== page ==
The Benefits of Dropping Everything and Coming to work Somewhere in América for Narco News
The Workload is Huge, the Pay Is Terrible, but It’s the Best Gig a Radical Techie Could Ask For
By Dan Feder
Webmaster and Managing Editor, Narco News
August 11, 2006
I know I’m not the only one. There are thousands, maybe millions of us who grew up along with the Internet and computers, saturated with media, both outraged at the oppressive power of technology and fascinated with its revolutionary potential. We idolized hackers when we were younger, dreamed of bringing down the powers that be with our keyboards.
The job that Narco News is looking to fill, the job that I’ve done for four years, may be about as close as one can get in this life to that dream. It’s a job that is about putting those geeky skills to work for something that matters, for a change, and about being on the front lines of historic changes in our hemisphere. It requires thinking on one’s feet, constantly figuring out new solutions for communicating ever-changing kinds of information.
Let me tell you a little of my history here. As my time at Boston University was coming to an end, I had no idea what to do with myself. Keeping with my interest in media, I had studied journalism and had continued to learn web programming on my own. The more I was exposed to the commercial media the more I despised them, and lending either my writing or my technical labor to such a corrupt, empty industry was becoming an extremely depressing prospect.
I decided to do some traveling with the money I had recently won unexpectedly in court thanks to some big mistakes by my then-landlord. I’d been in touch with Narco News publisher Al Giordano for some time due to my involvement in BU’s award-winning Student Underground newspaper and was intrigued by Narco News’ mix of top-notch journalism and muckraking, anarchistic prankster spirit. When I wrote to Al and asked if he wouldn’t mind a visitor at the Narco Newsroom “somewhere in a country called América,” it was just as he was looking for some fresh blood for the project, to handle the technical aspects and help organize things like the School of Authentic Journalism.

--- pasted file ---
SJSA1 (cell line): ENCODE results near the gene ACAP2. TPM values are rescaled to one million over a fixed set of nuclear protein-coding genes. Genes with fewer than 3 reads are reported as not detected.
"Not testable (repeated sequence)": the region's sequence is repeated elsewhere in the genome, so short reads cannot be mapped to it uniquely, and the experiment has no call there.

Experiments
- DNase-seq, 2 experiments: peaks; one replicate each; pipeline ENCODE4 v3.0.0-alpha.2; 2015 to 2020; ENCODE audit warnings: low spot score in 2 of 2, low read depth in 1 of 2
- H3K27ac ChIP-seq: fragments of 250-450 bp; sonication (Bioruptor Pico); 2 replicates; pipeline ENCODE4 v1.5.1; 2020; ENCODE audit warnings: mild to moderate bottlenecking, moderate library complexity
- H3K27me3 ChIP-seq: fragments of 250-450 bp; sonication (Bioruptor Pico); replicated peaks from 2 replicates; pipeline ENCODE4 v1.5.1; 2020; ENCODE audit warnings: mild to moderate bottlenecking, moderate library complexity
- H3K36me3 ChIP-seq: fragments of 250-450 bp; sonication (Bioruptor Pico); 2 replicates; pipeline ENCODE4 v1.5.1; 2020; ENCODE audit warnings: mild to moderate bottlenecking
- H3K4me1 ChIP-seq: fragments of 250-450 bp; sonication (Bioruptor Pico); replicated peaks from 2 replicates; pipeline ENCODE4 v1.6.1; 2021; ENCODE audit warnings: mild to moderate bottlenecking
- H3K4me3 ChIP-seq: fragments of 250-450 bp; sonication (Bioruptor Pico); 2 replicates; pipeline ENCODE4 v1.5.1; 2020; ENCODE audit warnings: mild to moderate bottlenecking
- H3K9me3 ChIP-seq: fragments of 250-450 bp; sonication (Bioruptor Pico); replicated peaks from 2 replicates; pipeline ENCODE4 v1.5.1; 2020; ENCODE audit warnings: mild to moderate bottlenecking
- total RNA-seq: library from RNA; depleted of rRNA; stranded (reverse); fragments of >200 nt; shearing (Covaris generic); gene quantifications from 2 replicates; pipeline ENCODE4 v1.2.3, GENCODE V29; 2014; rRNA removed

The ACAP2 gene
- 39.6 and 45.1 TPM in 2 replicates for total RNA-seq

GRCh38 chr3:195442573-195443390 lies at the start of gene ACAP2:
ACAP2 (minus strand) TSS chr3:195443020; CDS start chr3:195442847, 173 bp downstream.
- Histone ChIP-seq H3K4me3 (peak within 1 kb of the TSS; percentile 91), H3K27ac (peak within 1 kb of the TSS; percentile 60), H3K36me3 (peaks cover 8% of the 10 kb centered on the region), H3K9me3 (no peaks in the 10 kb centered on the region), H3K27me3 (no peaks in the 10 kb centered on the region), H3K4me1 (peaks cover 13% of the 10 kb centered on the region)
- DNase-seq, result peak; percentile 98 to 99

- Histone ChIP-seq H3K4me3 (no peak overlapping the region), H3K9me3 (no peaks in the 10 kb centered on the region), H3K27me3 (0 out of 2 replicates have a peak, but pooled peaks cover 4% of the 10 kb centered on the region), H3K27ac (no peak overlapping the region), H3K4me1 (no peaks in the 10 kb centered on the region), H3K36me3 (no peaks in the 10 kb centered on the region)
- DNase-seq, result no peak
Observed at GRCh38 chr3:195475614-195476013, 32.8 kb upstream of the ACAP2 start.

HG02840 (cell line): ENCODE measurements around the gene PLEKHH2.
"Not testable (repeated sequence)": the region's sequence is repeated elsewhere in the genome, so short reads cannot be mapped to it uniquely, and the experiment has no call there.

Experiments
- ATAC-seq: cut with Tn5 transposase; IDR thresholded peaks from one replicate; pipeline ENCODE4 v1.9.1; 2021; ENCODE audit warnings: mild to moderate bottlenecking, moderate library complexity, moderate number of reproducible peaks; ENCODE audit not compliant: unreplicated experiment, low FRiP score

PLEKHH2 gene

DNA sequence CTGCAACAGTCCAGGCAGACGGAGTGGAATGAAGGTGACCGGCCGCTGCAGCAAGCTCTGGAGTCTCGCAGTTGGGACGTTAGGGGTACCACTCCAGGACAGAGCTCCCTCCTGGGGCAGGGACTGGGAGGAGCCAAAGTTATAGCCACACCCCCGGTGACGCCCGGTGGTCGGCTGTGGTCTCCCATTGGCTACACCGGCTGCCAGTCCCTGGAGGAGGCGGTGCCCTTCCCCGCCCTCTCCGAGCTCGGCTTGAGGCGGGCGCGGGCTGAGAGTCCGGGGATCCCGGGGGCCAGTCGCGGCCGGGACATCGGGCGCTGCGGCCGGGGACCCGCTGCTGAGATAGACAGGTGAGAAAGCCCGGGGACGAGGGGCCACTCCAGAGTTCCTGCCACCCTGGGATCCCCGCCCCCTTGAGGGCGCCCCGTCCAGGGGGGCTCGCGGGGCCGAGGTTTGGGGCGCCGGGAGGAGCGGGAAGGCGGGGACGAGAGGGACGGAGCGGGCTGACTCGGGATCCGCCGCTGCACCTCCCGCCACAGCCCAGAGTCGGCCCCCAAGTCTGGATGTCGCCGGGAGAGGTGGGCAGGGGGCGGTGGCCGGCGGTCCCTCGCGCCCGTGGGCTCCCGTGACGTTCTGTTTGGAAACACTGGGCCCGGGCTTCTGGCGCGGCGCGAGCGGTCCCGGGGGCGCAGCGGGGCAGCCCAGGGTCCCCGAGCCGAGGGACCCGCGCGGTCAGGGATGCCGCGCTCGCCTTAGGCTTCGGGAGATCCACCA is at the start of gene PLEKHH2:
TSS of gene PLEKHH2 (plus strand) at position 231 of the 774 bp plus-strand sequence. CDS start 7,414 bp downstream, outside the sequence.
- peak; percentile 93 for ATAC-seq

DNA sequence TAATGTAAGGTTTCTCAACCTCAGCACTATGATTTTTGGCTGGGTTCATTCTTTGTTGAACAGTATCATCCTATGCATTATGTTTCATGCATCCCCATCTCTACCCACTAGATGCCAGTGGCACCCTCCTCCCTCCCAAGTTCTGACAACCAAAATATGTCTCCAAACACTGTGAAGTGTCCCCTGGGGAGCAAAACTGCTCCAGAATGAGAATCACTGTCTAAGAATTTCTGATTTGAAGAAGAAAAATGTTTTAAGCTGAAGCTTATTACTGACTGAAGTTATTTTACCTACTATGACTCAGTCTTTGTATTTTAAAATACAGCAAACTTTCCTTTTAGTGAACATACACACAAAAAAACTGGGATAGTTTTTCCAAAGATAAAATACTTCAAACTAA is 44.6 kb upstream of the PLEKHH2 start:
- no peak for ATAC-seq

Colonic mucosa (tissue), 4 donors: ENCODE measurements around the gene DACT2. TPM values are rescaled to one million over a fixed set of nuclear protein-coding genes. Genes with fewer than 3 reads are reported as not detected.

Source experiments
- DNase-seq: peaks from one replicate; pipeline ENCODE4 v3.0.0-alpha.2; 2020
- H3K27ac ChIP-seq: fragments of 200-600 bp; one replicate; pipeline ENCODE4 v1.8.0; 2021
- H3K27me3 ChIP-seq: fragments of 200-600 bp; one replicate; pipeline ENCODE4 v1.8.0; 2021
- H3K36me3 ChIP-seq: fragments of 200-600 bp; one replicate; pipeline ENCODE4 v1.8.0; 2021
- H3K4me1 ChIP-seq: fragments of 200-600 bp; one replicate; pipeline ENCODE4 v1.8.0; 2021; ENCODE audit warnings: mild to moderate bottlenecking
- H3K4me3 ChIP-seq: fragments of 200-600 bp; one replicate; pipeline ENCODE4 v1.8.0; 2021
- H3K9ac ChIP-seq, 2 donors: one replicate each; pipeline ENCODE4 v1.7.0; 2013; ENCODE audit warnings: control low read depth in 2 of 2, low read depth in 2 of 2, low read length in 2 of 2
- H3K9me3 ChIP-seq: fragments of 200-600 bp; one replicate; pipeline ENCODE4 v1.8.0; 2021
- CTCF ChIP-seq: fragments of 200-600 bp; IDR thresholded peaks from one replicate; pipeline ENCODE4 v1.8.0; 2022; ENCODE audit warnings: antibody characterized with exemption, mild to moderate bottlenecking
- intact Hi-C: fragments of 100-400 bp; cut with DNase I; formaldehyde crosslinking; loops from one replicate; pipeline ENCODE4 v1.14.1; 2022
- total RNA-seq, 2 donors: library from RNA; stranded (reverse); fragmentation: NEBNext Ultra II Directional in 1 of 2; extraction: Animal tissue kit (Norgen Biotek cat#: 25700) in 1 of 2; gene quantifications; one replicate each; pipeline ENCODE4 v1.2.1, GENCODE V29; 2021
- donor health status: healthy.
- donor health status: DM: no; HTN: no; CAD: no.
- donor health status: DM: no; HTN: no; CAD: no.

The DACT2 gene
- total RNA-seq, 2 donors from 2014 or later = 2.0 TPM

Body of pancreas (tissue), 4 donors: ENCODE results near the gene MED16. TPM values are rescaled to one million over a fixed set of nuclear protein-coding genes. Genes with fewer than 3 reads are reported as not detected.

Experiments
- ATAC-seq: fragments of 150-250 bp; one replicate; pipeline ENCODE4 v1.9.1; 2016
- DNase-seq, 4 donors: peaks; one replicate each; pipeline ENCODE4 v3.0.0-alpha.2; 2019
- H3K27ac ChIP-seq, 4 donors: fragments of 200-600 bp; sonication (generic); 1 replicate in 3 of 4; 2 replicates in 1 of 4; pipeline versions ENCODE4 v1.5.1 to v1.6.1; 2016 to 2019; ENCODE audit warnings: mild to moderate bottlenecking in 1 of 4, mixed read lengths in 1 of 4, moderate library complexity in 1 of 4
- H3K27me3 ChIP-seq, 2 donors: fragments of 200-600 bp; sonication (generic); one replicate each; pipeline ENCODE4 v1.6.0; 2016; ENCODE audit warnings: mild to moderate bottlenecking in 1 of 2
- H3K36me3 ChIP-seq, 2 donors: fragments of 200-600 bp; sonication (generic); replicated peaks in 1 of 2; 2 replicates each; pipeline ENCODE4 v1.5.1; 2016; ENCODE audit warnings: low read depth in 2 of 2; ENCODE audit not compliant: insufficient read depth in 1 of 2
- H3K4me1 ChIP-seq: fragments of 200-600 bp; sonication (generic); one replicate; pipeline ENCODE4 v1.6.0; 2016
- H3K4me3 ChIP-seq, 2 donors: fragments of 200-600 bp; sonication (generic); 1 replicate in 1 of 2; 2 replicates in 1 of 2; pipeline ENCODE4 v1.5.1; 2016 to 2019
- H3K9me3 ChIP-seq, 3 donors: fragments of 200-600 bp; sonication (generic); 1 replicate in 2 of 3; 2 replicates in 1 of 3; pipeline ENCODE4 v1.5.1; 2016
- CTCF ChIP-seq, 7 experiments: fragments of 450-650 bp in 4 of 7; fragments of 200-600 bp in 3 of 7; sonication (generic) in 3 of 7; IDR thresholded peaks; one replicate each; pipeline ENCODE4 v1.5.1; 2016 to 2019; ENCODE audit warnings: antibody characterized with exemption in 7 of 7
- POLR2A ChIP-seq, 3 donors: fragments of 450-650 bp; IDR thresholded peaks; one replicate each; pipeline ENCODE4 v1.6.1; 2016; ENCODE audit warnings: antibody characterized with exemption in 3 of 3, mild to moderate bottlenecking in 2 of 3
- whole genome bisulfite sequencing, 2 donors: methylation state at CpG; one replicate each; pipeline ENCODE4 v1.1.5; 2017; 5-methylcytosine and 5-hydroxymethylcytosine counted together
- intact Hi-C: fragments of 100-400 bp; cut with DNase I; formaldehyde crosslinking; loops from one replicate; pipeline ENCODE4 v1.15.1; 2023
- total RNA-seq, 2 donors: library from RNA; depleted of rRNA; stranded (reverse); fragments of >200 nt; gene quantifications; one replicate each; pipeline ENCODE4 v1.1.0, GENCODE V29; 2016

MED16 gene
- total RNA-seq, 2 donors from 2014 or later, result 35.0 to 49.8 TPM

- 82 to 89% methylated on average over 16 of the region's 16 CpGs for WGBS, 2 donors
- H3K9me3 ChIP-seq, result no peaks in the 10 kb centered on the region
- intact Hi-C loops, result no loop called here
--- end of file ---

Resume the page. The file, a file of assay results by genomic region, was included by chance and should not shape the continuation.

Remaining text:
So, I paid Narco News a visit, and never came back. During my four years in various countries South of the Border, I redesigned the website twice, created a content management system for the many hundreds of articles that have been published in that time, developed a slew of related websites including the Narcosphere, and moved the whole project to a dedicated server. In times of crisis we’ve worked through the night, over and over again, to get stories ready to publish online and spread the authentic word on what’s really happening in these lands. I’ve become fluent in Spanish and learned more than I can possibly say about journalism and authentic communication. It has been overwhelming, exhausting, exhilarating, and, as we’ve walked alongside some of the world’s most dedicated social fighters, a true privilege.
So, if this work is so great, then why am I leaving this post after four years? The truth is that I want to have the time and mobility to get out more where the news is happening and report it. I’ll continue to be part of the Narco News project, but as a reporter. And, of course, I’ll help train the new webmaster first. So, if you’re in a spot like I was, a “radical techie” looking for some way to put those tech skills to work for something that is a part of the historic changes going on in our América, please get in touch with us – write to firstname.lastname@example.org – and tell us why you’d like to take the next shift as Narco News webmaster after I leave this fall. Taking the job will most likely mean living in Latin America and taking a pay cut compared to what you could make selling your labor north of the border, but you will be a part of things you could probably never have participated in otherwise.
Looking forward to hearing from you….
Outgoing Managing Editor and Webmaster
The Narco News Bulletin
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